By Stephanie Butzer
For Powell Sykes, the pastor at Westminster Presbyterian Church, everything started with a simple question from a member of his church: “How did this happen?”
The member was referring to how the Presbyterian Church (U.S.A.) denomination that the church belonged to had voted to remove standards of fidelity in marriage and chastity in singleness for its officers.
“This departure from what Westminster understood to be clear biblical teaching was unfathomable to its members,” Sykes said. “Now, two years later, the congregation is about to become the first church in Burlington belonging to the Evangelical Presbyterian Church denomination.”
When this was first discussed, Mike Stewart, a member at the church, said he was not surprised.
“I knew some of the concerns I had with the PC U.S.A. and when Pastor Sykes brought it up, it wasn’t surprising that our church needed to consider making a move from a denomination that we had less in common with to a denomination that we have more in common with when it comes to our biblical beliefs,” Stewart said.
The Westminster Presbyterian Church on Webb Avenue will become the second church to make the change in Alamance County. The Mebane Presbyterian Church switched in February.
The congregation had the opportunity not to follow Sykes, but they agreed with his points and have been involved in the long process. Sykes had to explain the reasoning and background for this decision many times and decided to write a book about it.
Sykes wrote, “Out of Order: The Self-Destruction of a Mainline Denomination” out of inspiration from the member’s question. It was published Nov. 16, 2012 and explains how the old denomination has more problems than just sexual ethics in the modern day.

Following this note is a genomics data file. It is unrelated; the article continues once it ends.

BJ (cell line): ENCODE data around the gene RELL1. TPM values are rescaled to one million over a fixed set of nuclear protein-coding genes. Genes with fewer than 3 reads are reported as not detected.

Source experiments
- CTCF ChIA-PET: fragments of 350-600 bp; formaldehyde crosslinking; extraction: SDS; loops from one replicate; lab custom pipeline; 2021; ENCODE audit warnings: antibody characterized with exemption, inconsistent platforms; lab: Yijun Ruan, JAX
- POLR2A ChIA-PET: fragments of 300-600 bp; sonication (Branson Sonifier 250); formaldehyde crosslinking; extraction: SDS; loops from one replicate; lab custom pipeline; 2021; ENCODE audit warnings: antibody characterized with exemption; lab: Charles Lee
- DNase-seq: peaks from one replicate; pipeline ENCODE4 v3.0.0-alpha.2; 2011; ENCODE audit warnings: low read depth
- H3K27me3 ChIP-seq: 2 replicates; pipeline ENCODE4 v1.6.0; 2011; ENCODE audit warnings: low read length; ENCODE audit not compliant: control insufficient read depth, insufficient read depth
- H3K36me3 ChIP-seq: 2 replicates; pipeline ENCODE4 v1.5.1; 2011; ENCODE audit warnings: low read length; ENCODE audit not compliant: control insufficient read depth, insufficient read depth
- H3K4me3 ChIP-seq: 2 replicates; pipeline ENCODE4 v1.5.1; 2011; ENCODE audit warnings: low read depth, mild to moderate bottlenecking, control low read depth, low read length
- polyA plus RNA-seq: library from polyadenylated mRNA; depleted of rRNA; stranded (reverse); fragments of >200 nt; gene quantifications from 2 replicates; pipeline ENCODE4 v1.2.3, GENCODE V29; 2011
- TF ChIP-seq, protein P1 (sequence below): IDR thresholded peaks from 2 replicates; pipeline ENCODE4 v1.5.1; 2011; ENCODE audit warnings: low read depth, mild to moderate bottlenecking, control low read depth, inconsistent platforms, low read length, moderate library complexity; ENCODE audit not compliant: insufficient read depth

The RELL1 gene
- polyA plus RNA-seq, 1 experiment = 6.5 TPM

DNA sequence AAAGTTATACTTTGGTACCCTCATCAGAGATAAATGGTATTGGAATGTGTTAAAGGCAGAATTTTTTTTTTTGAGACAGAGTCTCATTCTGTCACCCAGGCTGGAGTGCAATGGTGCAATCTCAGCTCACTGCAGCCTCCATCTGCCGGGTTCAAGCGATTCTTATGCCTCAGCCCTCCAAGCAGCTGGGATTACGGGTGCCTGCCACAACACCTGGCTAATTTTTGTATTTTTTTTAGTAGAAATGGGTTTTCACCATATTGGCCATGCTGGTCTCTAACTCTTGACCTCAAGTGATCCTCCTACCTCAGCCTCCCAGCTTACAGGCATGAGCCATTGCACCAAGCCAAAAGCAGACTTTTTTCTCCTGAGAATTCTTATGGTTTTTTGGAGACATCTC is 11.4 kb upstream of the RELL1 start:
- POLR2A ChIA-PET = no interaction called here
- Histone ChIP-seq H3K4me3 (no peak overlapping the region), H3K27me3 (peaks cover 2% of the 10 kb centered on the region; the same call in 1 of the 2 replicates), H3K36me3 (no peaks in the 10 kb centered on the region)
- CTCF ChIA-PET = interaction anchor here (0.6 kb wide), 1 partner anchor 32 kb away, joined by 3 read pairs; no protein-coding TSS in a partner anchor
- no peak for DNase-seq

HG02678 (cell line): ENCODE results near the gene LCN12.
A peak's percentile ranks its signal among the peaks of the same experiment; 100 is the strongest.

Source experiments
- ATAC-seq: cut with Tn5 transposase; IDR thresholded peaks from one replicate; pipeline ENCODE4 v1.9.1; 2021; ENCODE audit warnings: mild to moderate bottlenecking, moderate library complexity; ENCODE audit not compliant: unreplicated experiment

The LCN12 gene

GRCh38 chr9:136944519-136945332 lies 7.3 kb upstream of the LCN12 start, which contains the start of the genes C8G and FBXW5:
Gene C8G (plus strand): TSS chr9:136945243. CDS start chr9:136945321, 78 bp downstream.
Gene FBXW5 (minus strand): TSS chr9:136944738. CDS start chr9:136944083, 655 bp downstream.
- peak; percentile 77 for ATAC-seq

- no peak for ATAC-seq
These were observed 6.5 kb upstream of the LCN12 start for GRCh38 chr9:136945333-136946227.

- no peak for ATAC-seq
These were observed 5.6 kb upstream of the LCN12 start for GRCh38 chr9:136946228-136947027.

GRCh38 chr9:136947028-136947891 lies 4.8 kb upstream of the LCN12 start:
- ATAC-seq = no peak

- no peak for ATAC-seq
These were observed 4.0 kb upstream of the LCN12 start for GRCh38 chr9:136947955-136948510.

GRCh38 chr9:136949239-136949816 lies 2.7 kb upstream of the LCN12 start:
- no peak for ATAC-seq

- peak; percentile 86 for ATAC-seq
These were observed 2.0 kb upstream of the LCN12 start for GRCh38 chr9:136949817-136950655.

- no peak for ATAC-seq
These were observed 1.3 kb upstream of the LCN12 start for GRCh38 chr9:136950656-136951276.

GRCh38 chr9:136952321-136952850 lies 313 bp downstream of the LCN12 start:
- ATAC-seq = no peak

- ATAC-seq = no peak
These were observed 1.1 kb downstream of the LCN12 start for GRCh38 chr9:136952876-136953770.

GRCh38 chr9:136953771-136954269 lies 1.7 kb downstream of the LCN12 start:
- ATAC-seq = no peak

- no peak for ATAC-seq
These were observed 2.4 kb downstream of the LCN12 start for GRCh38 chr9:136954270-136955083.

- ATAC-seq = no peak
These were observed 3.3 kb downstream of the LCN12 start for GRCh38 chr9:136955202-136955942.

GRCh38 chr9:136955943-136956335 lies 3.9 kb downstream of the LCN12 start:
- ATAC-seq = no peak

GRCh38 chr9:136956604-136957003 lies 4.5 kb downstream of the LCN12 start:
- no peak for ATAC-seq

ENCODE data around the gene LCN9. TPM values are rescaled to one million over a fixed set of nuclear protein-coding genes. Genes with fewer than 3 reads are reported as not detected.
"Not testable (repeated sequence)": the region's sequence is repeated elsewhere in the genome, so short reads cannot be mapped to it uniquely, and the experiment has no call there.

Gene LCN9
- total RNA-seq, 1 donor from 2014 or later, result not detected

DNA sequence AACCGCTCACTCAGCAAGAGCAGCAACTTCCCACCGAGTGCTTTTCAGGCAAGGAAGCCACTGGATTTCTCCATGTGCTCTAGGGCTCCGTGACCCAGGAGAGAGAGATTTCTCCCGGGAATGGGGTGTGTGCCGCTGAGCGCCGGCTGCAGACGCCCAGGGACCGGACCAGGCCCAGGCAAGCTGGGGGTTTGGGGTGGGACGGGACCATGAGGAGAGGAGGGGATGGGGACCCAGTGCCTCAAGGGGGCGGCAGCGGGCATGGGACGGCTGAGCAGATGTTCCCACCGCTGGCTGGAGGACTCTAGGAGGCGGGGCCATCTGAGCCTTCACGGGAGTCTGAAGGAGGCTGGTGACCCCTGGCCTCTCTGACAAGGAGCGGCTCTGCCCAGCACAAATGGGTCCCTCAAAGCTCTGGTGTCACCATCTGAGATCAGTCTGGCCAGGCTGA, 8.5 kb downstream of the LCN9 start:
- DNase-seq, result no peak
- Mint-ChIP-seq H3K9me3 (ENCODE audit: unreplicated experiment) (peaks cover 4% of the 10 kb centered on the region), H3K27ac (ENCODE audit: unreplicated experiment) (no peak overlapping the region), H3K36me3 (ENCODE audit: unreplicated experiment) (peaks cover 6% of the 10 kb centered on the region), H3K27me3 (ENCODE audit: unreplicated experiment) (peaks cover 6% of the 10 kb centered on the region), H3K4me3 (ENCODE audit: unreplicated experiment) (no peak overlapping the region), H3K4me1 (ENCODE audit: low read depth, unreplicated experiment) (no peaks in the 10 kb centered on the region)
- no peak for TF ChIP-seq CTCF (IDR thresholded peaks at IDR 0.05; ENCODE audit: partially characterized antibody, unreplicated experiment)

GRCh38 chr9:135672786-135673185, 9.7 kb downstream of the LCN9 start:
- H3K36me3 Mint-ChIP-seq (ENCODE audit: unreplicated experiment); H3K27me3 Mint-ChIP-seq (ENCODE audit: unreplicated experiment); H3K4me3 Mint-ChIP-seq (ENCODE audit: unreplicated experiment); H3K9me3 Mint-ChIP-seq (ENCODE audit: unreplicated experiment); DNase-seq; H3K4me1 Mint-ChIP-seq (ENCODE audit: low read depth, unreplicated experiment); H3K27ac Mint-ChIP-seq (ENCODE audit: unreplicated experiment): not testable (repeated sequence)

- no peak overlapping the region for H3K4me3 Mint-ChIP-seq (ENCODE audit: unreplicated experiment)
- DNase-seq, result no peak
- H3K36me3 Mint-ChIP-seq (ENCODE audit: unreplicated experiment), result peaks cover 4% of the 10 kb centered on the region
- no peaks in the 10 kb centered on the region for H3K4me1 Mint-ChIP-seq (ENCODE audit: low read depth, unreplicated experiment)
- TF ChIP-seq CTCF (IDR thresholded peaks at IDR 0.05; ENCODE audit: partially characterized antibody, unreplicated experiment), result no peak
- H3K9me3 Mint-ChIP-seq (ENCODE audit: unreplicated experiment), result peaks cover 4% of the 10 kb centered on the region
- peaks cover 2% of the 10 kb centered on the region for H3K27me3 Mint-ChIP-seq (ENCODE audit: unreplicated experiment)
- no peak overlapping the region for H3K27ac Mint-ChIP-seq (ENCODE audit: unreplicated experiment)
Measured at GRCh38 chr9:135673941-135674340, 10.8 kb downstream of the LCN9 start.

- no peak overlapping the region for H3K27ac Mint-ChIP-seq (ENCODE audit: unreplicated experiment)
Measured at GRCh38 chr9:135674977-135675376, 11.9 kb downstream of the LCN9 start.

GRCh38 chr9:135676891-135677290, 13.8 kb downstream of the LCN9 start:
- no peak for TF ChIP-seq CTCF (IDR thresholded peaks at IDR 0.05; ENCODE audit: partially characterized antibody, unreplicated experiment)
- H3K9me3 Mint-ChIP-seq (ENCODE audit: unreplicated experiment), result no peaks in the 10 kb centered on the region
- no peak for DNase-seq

“Pastor Sykes’ book gave a good, clear understanding of his concerns that mirrored my concerns and several other people’s within the church,” Stewart said.
Sykes had been pastoring for 25 years and the decision to leave the denomination was not an easy one.
“I love being in this denomination, but as the years went by it became very obvious that when I said I believed certain things and other people said they believed the same thing, they meant something different from what I meant,” Sykes said.
For example, he said when he said the phrase, “We submit to the lordship of Jesus Christ,” he interpreted this to mean that Jesus lived, died and rose again, while other people believed the phrase meant a Christ concept would appear.
Sykes compared this struggle to a married couple and discovering one of them has been cheating on the other. While both people took the same vows, one is defined as a liar.
“That’s a lot of the feeling that I have had to deal with over the past few years,” he said.
Sykes said in a world where birds of a feather flock together, the church must be a bizarre flock filled with “hawks and doves, peacocks and penguins, mockingbirds and chickens, and yes, even a few turkeys like me,” Sykes said.
Most of the members of the congregation at Westminster are convinced that in order to be a truthful to their faith, the denomination needed to be committed to the essential beliefs it had held since it was founded in 1913.
The congregation voted in February to request dismissal from Presbyterian Church (USA) to the Evangelical Presbyterian Church.
“Because its old presbytery adopted a gracious dismissal policy for churches in 2009, Westminster has been able to negotiate to keep all of its property, with which it will be dismissed, it is expected, in May of 2013,” Sykes said.
As of now, Sykes has heard little criticism. He has received letters and calls from around the country from people who explained how they had felt the same for a long time, but didn’t know how to say it, Sykes said.
“So far, I think it’s been really good,” said Janet Cumby, a church member. “There have been ups and downs; we’ve had our struggle. Anytime you get with a group of people and make changes, there are going to be struggles.”
Even though most of the process has remained positive, Sykes said he feels no joy for leaving the denomination.
“That’s not what I wanted to do, but I feel like the denomination left me, that I remain faithful to what I said I believe,” he said.